Home Magazine The Bellotto belonged to the Nazis

In the last few years, issues related to the restitution of the works confiscated during the Nazis have become increasingly relevant, and many initiatives are still ongoing. Last year, we discussed the Picasso work that the National Gallery had to return to the heirs of Paul von Mendelssohn-Bartholdi, and about the Gaston Lévy Collection's sale, now it's time for a work signed by Bernardo Bellotto.

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It will be showing in Sotheby's London, and will be auctioned during the evening sale entitled "Rembrandt to Richter". Belonging to Max Emden, the painting had been confiscated by the Nazi government in 1934 and was returned to his family only in 2019. Estimated at £3-4 million, the work was part of the Duke of Saxony-Anhalt's private collection. In 1925, the Belletto entered a Berlin antique market where Max Emden purchased it. Max Emden was a Jewish businessman of considerable taste and success, whose collection was a source of pride and envy throughout Europe in the 1930s. Resident in Hamburg, he was the founder of department stores, famous and unique at the time. He signed his future fortune when, in 1927, he acquired the two islands of Brissago, in the Lake Maggiore (Italy) Swiss sector. Here he redeveloped the villa by preserving the garden built by Baroness St Leger (the previous owner) and there he moved in 1933, acquiring the rights of citizenship, in order to escape the deportation.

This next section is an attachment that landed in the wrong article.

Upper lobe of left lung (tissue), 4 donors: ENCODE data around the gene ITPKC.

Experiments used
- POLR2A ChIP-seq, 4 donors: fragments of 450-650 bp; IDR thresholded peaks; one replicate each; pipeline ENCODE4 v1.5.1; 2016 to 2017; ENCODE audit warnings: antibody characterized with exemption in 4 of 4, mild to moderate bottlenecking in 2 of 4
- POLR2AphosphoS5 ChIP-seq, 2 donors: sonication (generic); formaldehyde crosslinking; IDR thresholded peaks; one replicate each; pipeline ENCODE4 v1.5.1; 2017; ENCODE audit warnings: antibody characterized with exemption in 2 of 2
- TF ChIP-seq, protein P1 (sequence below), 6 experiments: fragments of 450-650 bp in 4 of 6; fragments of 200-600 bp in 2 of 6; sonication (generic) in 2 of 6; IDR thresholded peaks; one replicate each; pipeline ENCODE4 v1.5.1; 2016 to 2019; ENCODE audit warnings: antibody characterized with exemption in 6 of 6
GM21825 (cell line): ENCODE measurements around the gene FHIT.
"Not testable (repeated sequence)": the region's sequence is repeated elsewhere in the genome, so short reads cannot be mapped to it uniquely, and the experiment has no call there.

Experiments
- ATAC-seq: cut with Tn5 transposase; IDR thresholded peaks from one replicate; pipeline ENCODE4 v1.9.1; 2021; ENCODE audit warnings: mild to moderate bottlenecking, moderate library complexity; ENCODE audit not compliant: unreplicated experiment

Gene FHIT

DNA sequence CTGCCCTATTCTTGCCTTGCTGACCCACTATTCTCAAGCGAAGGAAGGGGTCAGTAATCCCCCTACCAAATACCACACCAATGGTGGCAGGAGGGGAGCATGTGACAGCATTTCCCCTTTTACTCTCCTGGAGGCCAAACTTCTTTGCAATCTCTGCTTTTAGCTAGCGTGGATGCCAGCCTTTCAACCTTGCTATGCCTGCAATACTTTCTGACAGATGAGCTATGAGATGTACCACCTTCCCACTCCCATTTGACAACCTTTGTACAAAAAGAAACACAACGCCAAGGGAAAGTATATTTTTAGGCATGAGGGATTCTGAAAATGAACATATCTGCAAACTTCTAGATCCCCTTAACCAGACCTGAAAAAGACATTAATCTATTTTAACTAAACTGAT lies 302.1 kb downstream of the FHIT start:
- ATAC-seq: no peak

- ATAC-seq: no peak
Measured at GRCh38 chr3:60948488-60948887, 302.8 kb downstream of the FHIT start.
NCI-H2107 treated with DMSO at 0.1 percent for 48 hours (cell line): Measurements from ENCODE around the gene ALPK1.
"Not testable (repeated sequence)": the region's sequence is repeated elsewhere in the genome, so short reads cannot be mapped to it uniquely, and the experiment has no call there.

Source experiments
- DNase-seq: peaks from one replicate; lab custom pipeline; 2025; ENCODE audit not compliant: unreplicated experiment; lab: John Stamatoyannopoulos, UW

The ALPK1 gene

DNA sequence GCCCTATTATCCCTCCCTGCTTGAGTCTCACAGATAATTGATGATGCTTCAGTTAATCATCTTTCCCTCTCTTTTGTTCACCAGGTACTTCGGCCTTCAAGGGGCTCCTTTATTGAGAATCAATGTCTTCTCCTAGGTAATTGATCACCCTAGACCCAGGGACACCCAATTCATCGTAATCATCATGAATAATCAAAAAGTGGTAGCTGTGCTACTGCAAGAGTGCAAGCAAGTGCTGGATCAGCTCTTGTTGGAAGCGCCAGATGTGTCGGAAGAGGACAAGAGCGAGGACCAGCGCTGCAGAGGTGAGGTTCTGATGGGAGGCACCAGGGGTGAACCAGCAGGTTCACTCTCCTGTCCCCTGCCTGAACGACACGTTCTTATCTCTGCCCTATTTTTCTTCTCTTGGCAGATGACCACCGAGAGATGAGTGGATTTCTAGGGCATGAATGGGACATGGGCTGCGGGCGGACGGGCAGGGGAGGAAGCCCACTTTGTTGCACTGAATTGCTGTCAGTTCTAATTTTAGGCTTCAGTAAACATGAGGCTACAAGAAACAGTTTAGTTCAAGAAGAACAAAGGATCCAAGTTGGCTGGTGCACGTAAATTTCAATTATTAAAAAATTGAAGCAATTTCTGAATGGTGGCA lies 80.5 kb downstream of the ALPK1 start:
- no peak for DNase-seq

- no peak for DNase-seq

A huge part of his prestigious art collection was seized by the Nazis in 1934, and then in June 1938 the sale of Bellotto's two works was organized for the benefit of Karl Haberstock, with the aim of implementing the Adolf Hitler collection in the Linz Führermuseum. After the war, the painting entered into the German federal government collection: exhibited in the presidential residence, it was considered part of the country's history. But in 2005, Horst Köhler learned the true story and he removed the paintings from the rooms. The history of the painting dates back to the spring of 1747 when the young Bernardo decided to leave Venice by following the example of his uncle Antonio Canal called il Canaletto. The golden age of landscape and landscaping was in decline. But when Bellotto arrived in Dresden thanks to an invitation of Augustus III (1696–1763), his future patron and great admirer. Augustus III commissioned him some views of the city of Dresden, Pirna and the Königstein Fortress, with a high annual salary and a privileged position in the courtyard. So Bellotto has decided to remain there for 11 years, and continue to work in Vienna, Munich and Warsaw, where he died.

The fourteen Dresden's views with their exceptional size, topographical precision and clear perspectives are masterpieces and the highest expression of Baroque architecture. The work in auction, View of the Zwinger Moat, Dresden, is an exceptional version of reduced size carried out around 1758: the inclusion of the court laundry, erected in 1752, confirms the posterior dating. Taken from the greenhouses of the Royal Orangery, the point of view is very particular since it gives great importance to the banks of the moat on which the Zwinger dominates. This is a building built in sumptuous Baroque style for ceremonies and shows, of which the large portal topped is recognizable from the bulb-shaped dome with the Polish crown, in the background the old city.

Every single detail is measured, considered, masterfully defined in its essential relationship with nature. The soul of the artist resides in every brushstroke, recounting his subtle sensitivity, by making the emotion of the contemplation, and the work is therefore suggestive and unforgettable.

Cover image: PROPERTY FROM THE COLLECTION FORMED BY MAX EMDEN (1874–1940) BERNARDO BELLOTTO | DRESDEN, A VIEW OF THE MOAT OF THE ZWINGER. Estimate: 3,000,000 - 4,000,000 GBP. Courtesy Sotheby's. 

Written by Elisabetta Rastelli

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